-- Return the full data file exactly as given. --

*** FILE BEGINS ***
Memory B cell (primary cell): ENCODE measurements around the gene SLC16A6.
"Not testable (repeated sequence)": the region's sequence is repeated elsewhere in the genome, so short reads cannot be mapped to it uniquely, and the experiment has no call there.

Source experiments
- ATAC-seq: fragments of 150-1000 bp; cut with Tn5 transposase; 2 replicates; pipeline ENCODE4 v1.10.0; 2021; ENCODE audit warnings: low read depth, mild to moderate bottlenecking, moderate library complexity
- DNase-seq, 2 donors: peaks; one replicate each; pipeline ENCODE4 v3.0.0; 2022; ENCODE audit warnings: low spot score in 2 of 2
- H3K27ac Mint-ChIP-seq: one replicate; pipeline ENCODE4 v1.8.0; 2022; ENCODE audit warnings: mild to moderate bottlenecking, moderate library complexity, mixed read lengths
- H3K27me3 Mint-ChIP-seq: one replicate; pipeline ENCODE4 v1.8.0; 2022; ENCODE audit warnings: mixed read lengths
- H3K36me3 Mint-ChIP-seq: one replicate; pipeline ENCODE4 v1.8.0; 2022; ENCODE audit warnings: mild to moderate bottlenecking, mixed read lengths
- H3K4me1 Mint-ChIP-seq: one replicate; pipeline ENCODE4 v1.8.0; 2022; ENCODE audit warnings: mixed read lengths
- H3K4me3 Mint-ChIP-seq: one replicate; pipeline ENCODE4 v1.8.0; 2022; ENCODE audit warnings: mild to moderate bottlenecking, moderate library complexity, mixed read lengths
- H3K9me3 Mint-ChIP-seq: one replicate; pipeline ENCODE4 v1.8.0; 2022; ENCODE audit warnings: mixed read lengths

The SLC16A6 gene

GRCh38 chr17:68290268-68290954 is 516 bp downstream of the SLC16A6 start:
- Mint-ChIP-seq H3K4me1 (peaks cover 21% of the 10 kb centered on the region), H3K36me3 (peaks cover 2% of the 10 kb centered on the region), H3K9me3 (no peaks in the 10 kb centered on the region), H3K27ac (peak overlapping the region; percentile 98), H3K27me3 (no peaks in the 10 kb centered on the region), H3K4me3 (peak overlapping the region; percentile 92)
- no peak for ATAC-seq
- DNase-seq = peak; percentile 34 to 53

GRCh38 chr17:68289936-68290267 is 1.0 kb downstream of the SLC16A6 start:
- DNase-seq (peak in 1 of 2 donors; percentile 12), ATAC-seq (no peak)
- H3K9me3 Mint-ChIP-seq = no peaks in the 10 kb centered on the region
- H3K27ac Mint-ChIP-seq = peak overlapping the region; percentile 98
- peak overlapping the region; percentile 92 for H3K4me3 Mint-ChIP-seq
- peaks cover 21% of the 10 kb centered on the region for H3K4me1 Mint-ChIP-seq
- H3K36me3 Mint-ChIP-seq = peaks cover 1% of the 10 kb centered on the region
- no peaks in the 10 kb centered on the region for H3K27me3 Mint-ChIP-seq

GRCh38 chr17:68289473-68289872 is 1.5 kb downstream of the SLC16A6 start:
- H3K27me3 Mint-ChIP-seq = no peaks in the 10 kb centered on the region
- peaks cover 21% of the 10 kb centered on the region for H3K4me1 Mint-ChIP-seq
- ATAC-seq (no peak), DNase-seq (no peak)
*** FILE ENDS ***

Memory B cell (primary cell): ENCODE measurements around the gene SLC16A6.
"Not testable (repeated sequence)": the region's sequence is repeated elsewhere in the genome, so short reads cannot be mapped to it uniquely, and the experiment has no call there.

Source experiments
- ATAC-seq: fragments of 150-1000 bp; cut with Tn5 transposase; 2 replicates; pipeline ENCODE4 v1.10.0; 2021; ENCODE audit warnings: low read depth, mild to moderate bottlenecking, moderate library complexity
- DNase-seq, 2 donors: peaks; one replicate each; pipeline ENCODE4 v3.0.0; 2022; ENCODE audit warnings: low spot score in 2 of 2
- H3K27ac Mint-ChIP-seq: one replicate; pipeline ENCODE4 v1.8.0; 2022; ENCODE audit warnings: mild to moderate bottlenecking, moderate library complexity, mixed read lengths
- H3K27me3 Mint-ChIP-seq: one replicate; pipeline ENCODE4 v1.8.0; 2022; ENCODE audit warnings: mixed read lengths
- H3K36me3 Mint-ChIP-seq: one replicate; pipeline ENCODE4 v1.8.0; 2022; ENCODE audit warnings: mild to moderate bottlenecking, mixed read lengths
- H3K4me1 Mint-ChIP-seq: one replicate; pipeline ENCODE4 v1.8.0; 2022; ENCODE audit warnings: mixed read lengths
- H3K4me3 Mint-ChIP-seq: one replicate; pipeline ENCODE4 v1.8.0; 2022; ENCODE audit warnings: mild to moderate bottlenecking, moderate library complexity, mixed read lengths
- H3K9me3 Mint-ChIP-seq: one replicate; pipeline ENCODE4 v1.8.0; 2022; ENCODE audit warnings: mixed read lengths

The SLC16A6 gene

GRCh38 chr17:68290268-68290954 is 516 bp downstream of the SLC16A6 start:
- Mint-ChIP-seq H3K4me1 (peaks cover 21% of the 10 kb centered on the region), H3K36me3 (peaks cover 2% of the 10 kb centered on the region), H3K9me3 (no peaks in the 10 kb centered on the region), H3K27ac (peak overlapping the region; percentile 98), H3K27me3 (no peaks in the 10 kb centered on the region), H3K4me3 (peak overlapping the region; percentile 92)
- no peak for ATAC-seq
- DNase-seq = peak; percentile 34 to 53

GRCh38 chr17:68289936-68290267 is 1.0 kb downstream of the SLC16A6 start:
- DNase-seq (peak in 1 of 2 donors; percentile 12), ATAC-seq (no peak)
- H3K9me3 Mint-ChIP-seq = no peaks in the 10 kb centered on the region
- H3K27ac Mint-ChIP-seq = peak overlapping the region; percentile 98
- peak overlapping the region; percentile 92 for H3K4me3 Mint-ChIP-seq
- peaks cover 21% of the 10 kb centered on the region for H3K4me1 Mint-ChIP-seq
- H3K36me3 Mint-ChIP-seq = peaks cover 1% of the 10 kb centered on the region
- no peaks in the 10 kb centered on the region for H3K27me3 Mint-ChIP-seq

GRCh38 chr17:68289473-68289872 is 1.5 kb downstream of the SLC16A6 start:
- H3K27me3 Mint-ChIP-seq = no peaks in the 10 kb centered on the region
- peaks cover 21% of the 10 kb centered on the region for H3K4me1 Mint-ChIP-seq
- ATAC-seq (no peak), DNase-seq (no peak)